That was a great experiment and we learned a lot. We knew that it was early and against a very limited sample size, but it was very encouraging.
Outside of ad units, there have been some amazing VR marketing pieces done with the Unity engine, such as a virtual Lexus created by TiltShift in LA. Using real-time 3D and some new features of Unity such as the High Definition Render Pipeline and advanced shading to make the paint finishes, gloss coat and interiors look amazing. Check out the video:
It’s important to note that, while you’re seeing this as a video capture on Youtube, this is not a video! It was captured from an application running in real time on a PC. This is 100% computer graphics. Even more amazing than that, the TiltShift team used recent advanced features of Unity to bring this same level of visual quality into an interactive experience in VR, an interactive car configurator.
Auto makers are super picky about how theirs cars look in digital. Paint has look like paint; the interior has to look so good that you can practically smell the leather seats. Imagine bringing this level of cinematic quality visuals together with the deep immersion and interaction of VR. It could be a game-changer.
Jigsaw and Lexus are awesome examples that show the power of the Unity engine for creating amazing marketing content. But while VR can take us deep, unfortunately we need to acknowledge a few facts:
- VR headsets have still not achieved the mass scale required to reach large audiences. There is growth in the home, and location-based venues provide an additional way for the public to experience VR. But generously, VR headsets comprise reach in the small tens of millions of consumers.
- VR is awkward and expensive. To date, the best VR has required connecting to a reasonably powerful PC, require cumbersome setups, and have a total cost of ownership of a few thousand dollars US (counting the PC)… all factors currently limiting scale.
- VR scene content is heavy. The Lexus in particular is comprised of gigabytes of content to achieve that level of photorealism.
- Delivering VR requires developing apps distributed through an app store. So-called “WebXR” browsing and other methods of casual discovery and consumption are still a work in progress.
- Most of these points can also be made about headworn AR devices like Hololens and Magic Leap: slightly cumbersome, a bit pricy, and not in mass distribution yet.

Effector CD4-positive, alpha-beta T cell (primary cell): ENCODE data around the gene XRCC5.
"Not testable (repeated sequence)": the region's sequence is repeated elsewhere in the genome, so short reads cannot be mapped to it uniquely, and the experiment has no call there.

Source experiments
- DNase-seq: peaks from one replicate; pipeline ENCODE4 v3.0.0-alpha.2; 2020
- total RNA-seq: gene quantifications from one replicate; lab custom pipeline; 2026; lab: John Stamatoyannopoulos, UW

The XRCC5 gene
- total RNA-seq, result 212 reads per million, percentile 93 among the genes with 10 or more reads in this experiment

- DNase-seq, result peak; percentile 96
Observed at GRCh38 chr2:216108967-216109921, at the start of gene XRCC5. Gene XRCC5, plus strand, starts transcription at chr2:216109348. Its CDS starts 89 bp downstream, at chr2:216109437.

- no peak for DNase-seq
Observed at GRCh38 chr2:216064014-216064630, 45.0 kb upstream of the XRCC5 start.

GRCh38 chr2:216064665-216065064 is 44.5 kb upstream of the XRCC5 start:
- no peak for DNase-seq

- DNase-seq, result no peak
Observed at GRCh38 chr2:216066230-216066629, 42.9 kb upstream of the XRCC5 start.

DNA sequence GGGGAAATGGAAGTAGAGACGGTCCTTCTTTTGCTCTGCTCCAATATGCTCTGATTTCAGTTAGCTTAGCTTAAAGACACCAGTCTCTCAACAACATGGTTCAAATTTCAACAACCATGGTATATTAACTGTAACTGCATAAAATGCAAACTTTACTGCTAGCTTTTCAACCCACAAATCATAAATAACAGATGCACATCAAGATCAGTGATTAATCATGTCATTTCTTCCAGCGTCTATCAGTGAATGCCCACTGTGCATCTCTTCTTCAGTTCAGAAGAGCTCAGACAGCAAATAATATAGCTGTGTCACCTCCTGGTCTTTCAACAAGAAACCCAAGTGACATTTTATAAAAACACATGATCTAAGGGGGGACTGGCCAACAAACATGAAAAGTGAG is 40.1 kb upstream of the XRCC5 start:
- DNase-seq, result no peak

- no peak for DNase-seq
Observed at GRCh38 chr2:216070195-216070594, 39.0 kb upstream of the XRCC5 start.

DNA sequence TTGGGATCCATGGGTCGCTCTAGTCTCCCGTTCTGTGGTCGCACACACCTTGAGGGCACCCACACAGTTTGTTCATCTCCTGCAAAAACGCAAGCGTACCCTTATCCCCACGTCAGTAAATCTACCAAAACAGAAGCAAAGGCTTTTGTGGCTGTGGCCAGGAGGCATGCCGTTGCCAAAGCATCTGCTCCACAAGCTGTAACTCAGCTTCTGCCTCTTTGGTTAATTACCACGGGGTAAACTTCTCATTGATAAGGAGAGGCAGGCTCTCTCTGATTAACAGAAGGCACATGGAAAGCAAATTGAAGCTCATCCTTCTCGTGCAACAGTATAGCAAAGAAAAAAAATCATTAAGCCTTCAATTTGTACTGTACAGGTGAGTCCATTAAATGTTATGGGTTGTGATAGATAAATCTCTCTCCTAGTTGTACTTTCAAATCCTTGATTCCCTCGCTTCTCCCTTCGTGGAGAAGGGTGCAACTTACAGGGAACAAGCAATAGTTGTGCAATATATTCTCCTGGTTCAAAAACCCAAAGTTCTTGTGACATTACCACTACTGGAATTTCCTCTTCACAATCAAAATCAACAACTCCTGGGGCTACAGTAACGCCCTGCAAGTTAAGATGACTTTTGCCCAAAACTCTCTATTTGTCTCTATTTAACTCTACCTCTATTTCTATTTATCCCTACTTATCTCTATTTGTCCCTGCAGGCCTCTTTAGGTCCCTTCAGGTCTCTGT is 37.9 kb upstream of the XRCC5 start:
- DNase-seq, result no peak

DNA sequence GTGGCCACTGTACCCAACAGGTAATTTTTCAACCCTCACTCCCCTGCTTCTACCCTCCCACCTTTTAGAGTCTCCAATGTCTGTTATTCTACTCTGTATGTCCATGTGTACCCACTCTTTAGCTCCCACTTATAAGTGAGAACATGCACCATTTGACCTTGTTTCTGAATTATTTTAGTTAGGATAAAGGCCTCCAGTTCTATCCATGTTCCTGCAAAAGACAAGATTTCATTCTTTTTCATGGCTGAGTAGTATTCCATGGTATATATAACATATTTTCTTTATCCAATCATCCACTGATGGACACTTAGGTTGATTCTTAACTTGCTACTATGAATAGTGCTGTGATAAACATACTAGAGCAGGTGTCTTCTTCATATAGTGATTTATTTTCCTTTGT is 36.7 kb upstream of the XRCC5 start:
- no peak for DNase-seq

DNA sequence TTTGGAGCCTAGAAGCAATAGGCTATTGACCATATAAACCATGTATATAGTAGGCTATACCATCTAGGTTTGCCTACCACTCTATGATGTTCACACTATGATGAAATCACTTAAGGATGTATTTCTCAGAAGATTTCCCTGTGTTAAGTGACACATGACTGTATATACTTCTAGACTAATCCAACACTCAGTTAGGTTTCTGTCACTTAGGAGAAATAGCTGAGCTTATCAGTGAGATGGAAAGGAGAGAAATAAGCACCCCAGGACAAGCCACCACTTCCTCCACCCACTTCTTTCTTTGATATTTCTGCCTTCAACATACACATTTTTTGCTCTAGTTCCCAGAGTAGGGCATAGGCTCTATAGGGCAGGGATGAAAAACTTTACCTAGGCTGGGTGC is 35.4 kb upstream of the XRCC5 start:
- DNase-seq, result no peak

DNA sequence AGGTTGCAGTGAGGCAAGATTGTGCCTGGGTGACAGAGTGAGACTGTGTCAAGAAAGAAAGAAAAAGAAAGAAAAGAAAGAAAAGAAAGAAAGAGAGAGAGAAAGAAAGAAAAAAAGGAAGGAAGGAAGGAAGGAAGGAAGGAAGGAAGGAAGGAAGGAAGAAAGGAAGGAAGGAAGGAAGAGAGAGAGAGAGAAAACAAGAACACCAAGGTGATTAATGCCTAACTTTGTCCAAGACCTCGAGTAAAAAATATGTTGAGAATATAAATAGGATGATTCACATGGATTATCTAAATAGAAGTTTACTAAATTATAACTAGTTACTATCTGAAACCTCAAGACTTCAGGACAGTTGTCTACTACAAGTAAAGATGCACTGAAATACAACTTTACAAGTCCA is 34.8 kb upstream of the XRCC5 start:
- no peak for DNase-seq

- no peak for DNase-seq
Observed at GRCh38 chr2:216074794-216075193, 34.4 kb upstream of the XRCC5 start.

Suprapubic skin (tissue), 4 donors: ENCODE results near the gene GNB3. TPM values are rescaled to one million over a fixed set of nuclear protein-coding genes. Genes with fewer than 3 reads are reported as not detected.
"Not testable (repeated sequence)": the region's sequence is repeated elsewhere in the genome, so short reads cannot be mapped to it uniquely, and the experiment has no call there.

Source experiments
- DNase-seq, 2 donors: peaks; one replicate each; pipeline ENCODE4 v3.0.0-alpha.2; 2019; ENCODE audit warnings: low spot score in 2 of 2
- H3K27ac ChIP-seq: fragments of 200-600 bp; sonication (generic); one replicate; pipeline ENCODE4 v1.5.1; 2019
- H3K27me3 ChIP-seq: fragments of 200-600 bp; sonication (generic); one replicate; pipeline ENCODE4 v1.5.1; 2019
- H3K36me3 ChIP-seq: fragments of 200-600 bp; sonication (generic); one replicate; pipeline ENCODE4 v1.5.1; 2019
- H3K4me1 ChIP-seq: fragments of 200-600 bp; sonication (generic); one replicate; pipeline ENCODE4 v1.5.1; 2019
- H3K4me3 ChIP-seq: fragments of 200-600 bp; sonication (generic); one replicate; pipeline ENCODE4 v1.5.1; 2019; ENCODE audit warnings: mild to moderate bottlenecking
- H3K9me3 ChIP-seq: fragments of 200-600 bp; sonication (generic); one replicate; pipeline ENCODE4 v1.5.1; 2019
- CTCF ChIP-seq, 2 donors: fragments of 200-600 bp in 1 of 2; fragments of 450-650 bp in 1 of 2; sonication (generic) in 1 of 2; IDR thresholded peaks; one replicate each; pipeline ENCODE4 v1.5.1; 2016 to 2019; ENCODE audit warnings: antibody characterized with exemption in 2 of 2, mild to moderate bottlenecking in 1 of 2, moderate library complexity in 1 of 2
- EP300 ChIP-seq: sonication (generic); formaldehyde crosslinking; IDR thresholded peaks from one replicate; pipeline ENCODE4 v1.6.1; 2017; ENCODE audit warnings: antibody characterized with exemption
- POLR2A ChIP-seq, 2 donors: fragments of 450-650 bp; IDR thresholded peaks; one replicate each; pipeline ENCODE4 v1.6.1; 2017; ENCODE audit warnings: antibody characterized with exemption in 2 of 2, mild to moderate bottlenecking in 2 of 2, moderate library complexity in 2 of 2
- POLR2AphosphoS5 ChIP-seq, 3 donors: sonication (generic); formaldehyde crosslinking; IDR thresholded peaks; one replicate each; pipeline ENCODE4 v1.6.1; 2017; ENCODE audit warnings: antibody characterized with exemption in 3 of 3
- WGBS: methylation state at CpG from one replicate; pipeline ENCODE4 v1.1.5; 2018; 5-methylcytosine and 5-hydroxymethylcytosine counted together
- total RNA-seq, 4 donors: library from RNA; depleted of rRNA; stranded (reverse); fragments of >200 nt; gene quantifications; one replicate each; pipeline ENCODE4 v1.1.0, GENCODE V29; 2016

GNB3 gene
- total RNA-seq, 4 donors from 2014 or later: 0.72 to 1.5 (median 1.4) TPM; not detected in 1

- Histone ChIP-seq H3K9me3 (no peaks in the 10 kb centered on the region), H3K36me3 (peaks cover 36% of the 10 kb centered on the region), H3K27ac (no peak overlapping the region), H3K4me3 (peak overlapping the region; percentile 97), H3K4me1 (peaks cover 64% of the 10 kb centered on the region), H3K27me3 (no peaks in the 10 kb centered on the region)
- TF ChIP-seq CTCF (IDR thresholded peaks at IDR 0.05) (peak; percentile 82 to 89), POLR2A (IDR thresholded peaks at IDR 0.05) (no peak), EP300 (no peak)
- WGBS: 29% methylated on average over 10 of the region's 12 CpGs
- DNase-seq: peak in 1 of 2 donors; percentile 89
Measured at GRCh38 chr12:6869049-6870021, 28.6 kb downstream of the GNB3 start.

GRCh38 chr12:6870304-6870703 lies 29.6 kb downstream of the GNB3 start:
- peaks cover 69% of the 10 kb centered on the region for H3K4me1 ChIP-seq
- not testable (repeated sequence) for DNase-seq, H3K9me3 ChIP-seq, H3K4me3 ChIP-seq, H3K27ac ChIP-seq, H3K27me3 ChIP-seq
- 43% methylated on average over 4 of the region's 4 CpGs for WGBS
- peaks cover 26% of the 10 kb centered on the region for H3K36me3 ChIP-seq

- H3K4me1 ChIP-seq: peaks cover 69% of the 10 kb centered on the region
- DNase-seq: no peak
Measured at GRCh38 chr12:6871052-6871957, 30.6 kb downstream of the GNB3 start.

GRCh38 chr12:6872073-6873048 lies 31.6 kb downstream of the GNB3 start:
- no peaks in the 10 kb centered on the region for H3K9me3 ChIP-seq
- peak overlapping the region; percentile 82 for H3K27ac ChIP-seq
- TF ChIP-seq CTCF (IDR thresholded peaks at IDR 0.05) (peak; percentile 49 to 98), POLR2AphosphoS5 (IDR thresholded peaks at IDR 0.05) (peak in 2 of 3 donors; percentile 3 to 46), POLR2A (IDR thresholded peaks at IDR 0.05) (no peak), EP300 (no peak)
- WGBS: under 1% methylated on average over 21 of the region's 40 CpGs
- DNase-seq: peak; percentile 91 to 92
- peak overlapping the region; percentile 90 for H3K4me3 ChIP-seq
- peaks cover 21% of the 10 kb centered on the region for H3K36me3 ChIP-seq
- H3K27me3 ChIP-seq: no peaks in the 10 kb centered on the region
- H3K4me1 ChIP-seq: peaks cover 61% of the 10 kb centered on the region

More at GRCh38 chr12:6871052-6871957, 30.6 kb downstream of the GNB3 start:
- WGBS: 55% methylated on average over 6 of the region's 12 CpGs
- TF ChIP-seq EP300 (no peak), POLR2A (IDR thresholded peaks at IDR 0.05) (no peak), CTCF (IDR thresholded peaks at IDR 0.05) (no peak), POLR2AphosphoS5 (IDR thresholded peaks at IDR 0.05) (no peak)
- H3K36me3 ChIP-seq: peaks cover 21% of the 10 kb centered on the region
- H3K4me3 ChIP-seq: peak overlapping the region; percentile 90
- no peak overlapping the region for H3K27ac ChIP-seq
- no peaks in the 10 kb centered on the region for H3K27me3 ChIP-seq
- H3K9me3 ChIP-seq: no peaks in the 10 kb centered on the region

All of the above add up to friction. And marketers don’t like friction. Advertising is a numbers game. While the use cases are incredible and take consumers deep into a brand’s story, the reach simply isn’t there. *
Smartphone AR: Immersion at Scale
Thankfully, there’s another way that immersive media can be used to deliver marketing content: via the billion-plus AR-capable devices people have in their pockets today thanks to ARKit and ARCore.
Across social apps, games, shopping and more, AR has exploded. We’re moving to a camera-first world. First-party applications that feature AR now reach into the hundreds of millions of active users. From social apps like Snap and Instagram, to games like Jurassic World Alive and Angry Birds AR, to utility shopping experiences from Amazon, IKEA, Houzz and Lowe’s, consumers are becoming increasingly comfortable with the camera as an integral part of their digital lives far beyond taking pictures and video.
Additionally, a good portion of the content folks see through these apps is brand-based. I think brand AR is here to stay, and it just keeps getting better. My favorite is the recent HBO promotion for the final season of Game of Thrones, with ice dragon Viserion menacing the populace at the Flatiron building in New York. This uses Snapchat’s “landmarkers” feature, which brings famous landmarks around the world to life with Snapchat lenses.
Bringing AR Ads to Unity’s Developer Community